Stags Leap District winery with seriously playful architecture specializes in refined Cabernet and Petite Sirah.
Ringed by olive trees and nestled near the rim of a bowl-shaped valley beneath the Stags Leap Palisades, Quixote Winery‘s production facility and tasting space rank among the Napa Valley’s most architecturally significant structures. The only US project of the late Vienna-born artist, architect, philosopher, and environmentalist Friedensreich Hundertwasser, the one-story winery strikes a seriously playful pose with its colorful ceramic tiles and shimmering gold onion dome. Like the sod roof from which it rises, the dome is among the iconoclastic architect’s trademarks, as are the curving walls and undulating roofline.
Quixote specializes in estate-grown Stags Leap District Cabernet Sauvignon and Petite Sirah, crafted since 2016 in the silky, elegant style of director of winemaking Robert Smith and consulting winemaker Philippe Melka. The latter, famously discerning about his roster of clients, was attracted by Quixote’s singular 50-acre site, bordered by Shafer Vineyards, whose vines to the north supply grapes for its coveted Hillside Select Cabernet, and historic Stags’ Leap Winery to the south. Melka arrived shortly after new owners purchased Quixote from Carl Doumani, its founder. Doumani, who revived Stags’ Leap Winery in the 1970s, retained a small parcel to start Quixote when he sold Stags’ Leap to Beringer in 1997. In addition to Cabernet and Petite Sirah, less than an acre of Malbec is planted, along with a few blocks of Cabernet Franc and Petit Verdot.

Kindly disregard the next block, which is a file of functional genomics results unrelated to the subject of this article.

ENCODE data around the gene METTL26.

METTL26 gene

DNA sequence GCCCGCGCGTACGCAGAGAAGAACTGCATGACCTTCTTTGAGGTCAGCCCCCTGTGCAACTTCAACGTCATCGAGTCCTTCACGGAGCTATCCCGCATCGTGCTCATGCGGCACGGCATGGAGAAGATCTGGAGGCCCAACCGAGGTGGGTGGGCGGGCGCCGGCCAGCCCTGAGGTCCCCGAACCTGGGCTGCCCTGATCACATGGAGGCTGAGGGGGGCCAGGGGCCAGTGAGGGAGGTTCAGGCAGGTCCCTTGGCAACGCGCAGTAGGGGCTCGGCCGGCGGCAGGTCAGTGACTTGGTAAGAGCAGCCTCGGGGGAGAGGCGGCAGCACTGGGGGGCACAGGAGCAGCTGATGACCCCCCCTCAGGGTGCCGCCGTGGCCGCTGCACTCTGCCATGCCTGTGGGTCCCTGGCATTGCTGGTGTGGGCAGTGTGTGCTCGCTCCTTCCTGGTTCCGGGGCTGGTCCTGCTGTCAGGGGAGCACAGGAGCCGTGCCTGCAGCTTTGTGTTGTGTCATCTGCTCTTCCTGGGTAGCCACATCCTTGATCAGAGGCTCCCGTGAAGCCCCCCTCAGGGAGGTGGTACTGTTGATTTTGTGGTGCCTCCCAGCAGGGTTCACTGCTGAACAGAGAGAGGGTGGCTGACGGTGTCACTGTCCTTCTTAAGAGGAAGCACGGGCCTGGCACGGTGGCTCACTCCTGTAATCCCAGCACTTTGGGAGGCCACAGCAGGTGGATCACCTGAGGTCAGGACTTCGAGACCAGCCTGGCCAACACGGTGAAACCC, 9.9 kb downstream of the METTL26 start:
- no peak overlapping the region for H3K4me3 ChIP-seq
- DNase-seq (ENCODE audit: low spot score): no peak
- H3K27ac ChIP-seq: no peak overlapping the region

For much of Doumani’s tenure, Aaron Pott, himself a consultant of note, made Quixote’s wines. Both Pott and Melka are known for attention to viticultural detail, so these vines, most planted in 2002 and farmed organically, have been well tended their entire lives. Although only 27 acres, Quixote’s vineyard contains four distinct soil types that, says Smith, add complexity to the wines, which age nearly two years in French oak barrels and an additional year in bottle. Smooth and drinkable upon release, they can be held for two decades or more.
Hundertwasser, and Doumani, who commissioned the architect’s design, were larger-than-life characters, so hosts at tastings here have no shortage of anecdotes to draw upon. The leisurely tastings conclude either outdoors or in one of two light-filled spaces. The combination of aesthetic delights and natural beauty—an oval room in the back faces the palisades, and the circular one under the dome has views across the Napa Valley to Mount Veeder—perfectly complements the refined wines composed at this unique hideaway.
This profile first appeared in The California Directory of Fine Wineries, ninth edition (2019), and is reproduced here, with 2023 updates, courtesy of the publisher, Wine House Press.